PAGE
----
And rains came
The recent downpour for six uninterrupted days in Manipur should be eye-opener for the city fathers of Imphal. The valley received the highest rainfall ever in 63 years and life virtually came to a halt. And the rainy season has not even started. Business was affected and most people remain indoors. Ministers and MLAs went scurrying for cover as many localities remained inundated for days. But, it was not the rains which led to floods and inundation in the valley most particularly in the Imphal city, the clogged drains helped in sustaining the flood for many days. For a valley which once had a perfect drainage system and waterways in the past, the present drainage system is a joke on our forefathers. The ancient Puya ‘Tutenglon’ speaks of a drainage system which leads to the major rivers or rivulets leading to the Loktak lake and further through Manipur river into the Chindwin river or the Barak system. Major research works have been done on the waterway system which was prevalent in ancient times. Trade and transportation were mostly dependent on the waterway system. Nobody reads the ancient Puyas which happens to be the treasure trove of knowledge passed down the centuries and the research works on the Puyas anymore. And now, let us talk about the drainage system of Imphal. Fifty years back, the drains on both sides of the major roads were about 3-5 metres, and in the lanes 1-2 metres and flash floods were vitually unknown in those days. Come what may, the drains were never clogged and excess water was drained out through the Nambul river and the Naga Nallah which passes through the heart of Imphal. Lamphelpat and Takyelpat were low lying areas where the excess water of Nambul is stored for sometime to prevent floods which again drain out after the river level comes down. Other rivers also have such temporary depositories. In recent times, the government has reclaimed the Pats for building housing colonies and other structures and the basic purpose of such low lying areas has been defeated. And the width and depth of the drains on main roads and lanes has been greatly reduced. For main roads, the width of the roadside drains have been reduced to one metre with a depth of one metre while that of the drains in lanes to one and half feet. One may say that, in the olden days the main roads and lanes were narrow, and that most parts of the drains had to be filled up for creating wider roads and lanes. The narrow and shallow drains with covers coupled with the change in the character of garbage have clogged the drains. A major waste material which stands out in present times is plastic wrappers, bottles big and small, and other non-degradable items. As the drains are mostly covered, there is practically no hope of daily maintenance by any concerned citizen. So, considering the increase in population and changing nature of waste material, it is necessary to widen the drains by asking people to part with portions of land for a greater cause. Of course, there is the Land Acquisition Act. For which, one must acquire the political will to do so.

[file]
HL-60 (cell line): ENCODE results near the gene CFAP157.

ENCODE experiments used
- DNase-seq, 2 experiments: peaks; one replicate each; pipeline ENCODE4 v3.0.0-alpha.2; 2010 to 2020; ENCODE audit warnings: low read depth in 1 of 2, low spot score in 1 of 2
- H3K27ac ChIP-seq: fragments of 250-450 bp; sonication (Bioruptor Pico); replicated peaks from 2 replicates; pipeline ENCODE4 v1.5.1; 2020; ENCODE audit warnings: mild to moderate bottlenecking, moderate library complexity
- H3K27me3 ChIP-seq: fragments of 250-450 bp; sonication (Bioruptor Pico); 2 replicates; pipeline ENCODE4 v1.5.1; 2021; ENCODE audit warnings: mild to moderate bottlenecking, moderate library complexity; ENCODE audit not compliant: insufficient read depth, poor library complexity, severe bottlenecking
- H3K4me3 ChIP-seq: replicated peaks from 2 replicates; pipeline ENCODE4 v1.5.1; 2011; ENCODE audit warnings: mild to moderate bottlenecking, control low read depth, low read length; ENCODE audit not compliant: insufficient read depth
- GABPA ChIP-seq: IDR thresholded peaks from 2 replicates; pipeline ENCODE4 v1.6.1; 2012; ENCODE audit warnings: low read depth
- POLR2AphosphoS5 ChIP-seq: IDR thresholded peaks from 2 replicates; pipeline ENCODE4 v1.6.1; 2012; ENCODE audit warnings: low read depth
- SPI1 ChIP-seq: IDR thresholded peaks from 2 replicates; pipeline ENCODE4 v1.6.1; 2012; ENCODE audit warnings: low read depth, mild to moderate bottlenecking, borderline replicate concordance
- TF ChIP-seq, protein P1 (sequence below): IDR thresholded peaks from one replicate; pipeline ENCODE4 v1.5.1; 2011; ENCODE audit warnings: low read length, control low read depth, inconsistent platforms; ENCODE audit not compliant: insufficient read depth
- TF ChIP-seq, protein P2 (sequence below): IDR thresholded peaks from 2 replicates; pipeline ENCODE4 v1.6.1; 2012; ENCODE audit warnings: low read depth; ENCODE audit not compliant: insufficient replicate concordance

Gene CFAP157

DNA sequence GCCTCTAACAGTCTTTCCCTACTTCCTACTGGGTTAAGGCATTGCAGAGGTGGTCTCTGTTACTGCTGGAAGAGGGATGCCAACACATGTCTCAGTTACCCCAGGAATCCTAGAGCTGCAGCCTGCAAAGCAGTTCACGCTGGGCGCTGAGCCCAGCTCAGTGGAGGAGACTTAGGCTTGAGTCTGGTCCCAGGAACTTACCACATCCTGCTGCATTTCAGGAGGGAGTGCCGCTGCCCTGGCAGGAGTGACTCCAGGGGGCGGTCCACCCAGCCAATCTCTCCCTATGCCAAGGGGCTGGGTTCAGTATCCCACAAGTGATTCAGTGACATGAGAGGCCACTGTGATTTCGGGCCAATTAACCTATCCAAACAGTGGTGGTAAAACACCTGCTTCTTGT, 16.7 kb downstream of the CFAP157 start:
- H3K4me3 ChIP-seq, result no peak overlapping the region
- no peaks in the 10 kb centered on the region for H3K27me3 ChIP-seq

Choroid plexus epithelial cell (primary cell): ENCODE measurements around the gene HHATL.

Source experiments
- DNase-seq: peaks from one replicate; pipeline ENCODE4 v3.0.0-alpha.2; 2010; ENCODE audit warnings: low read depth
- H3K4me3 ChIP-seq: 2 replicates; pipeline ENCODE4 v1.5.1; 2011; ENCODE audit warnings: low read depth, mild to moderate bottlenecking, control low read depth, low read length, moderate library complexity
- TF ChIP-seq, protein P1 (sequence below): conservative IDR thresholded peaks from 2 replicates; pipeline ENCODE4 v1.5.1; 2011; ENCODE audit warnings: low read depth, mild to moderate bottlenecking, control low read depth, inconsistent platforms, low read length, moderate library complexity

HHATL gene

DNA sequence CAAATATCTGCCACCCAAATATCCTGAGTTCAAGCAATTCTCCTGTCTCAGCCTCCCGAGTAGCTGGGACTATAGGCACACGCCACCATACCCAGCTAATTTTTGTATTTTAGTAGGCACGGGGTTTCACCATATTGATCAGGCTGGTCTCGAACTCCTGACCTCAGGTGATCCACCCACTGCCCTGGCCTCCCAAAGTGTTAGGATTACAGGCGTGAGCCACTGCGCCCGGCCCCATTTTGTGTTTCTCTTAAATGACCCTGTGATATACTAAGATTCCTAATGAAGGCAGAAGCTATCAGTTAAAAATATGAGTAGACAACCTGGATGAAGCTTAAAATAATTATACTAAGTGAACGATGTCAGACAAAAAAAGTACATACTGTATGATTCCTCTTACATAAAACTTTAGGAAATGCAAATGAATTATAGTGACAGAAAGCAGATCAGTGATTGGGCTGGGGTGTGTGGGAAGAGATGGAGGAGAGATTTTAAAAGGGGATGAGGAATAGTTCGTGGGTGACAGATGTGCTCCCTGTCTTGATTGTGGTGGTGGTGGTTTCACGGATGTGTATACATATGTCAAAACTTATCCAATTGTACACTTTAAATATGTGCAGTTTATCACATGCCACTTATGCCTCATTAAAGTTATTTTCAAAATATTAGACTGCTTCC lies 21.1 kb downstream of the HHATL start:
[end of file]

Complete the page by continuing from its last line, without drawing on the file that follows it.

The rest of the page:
Leader Writer: Irengbam Arun